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Posted by: Ian Rowley on October 29, 2009
Even with confirmation from Ford that China’s Geely is the preferred buyer for the U.S. automaker’s Volvo marque, there are still concerns that the long-rumored deal won’t get off the ground. Bloomberg News reports that talks may yet fail as the two companies must still resolve protection for intellectual-property rights. Bloomberg notes that Beijing Auto couldn’t work out a deal to buy Opel earlier this year due to similar concerns.
For sure, Chinese automakers are renowned, if that is the right word, for the similarities between their cars and those of foreign rivals. Indeed, one of the highlights of the Shanghai auto show in April was the Geely GE (pictured above) which is, if nothing else, a first-class Rolls Royce Phantom imitation. The Geely GE is not yet on sale and perhaps shouldn’t be taken too seriously. Still, at the time, Rolls Royce said it was considering legal action.
Analysts, meanwhile, say that even if the Volvo deal is finally sealed, success isn’t guaranteed. While backers of overseas expansion reckon that such deals can help the Chinese automakers get footholds in European and U.S. markets, access to advanced technologies, and, in the case of brands like Volvo, a chance to piggyback on their reputations for sturdiness and safety, the record of Chinese automakers doesn’t offer too much encouragement. China watchers warn that making big deals work may be even tougher for its automakers, given the challenge of bridging the large cultural and legal differences between China and elsewhere.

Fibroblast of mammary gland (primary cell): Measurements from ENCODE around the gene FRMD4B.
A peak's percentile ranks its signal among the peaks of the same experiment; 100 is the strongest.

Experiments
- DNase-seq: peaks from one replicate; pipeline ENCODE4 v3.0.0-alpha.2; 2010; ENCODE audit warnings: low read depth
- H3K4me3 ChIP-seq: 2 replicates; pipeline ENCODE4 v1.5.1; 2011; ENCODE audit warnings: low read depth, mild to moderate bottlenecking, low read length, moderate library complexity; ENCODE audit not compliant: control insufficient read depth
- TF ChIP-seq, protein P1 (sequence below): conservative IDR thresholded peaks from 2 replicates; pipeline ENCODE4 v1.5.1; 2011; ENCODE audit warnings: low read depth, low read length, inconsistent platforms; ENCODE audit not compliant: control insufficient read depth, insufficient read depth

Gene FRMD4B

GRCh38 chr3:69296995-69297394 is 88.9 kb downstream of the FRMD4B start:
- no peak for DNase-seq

For all that, there were signs today that many investors like the prospect of Geely paying a possible $2 billion for Volvo. Shares in Geely Automobile Holdings, which is listed in Hong Kong, rose 4.5% at one point, reaching a record high despite the market as a whole declining.
The latest gains - Geely’s stock has quadrupled this year - followed comments from Li Shufu, the carmaker’s founder and chairman of Zhejiang Geely Holding Group, the parent of Geely Automobile Holdings. “We are delighted with the progress of our discussions with Ford,” he said in a statement on Oct. 28. “This is an important strategic step for Geely.”
BusinessWeek’s team of Asia reporters brings you the latest insights on business, politics, technology and culture from some of the world’s biggest and fastest-growing economies. Eye on Asia’s bloggers include Asia regional editor Bruce Einhorn, Tokyo reporter Ian Rowley, Korea bureau chief Moon Ihlwan, Asia News Editor and China Bureau Chief. Dexter Roberts, and Hong Kong-based Asia correspondent Frederik Balfour.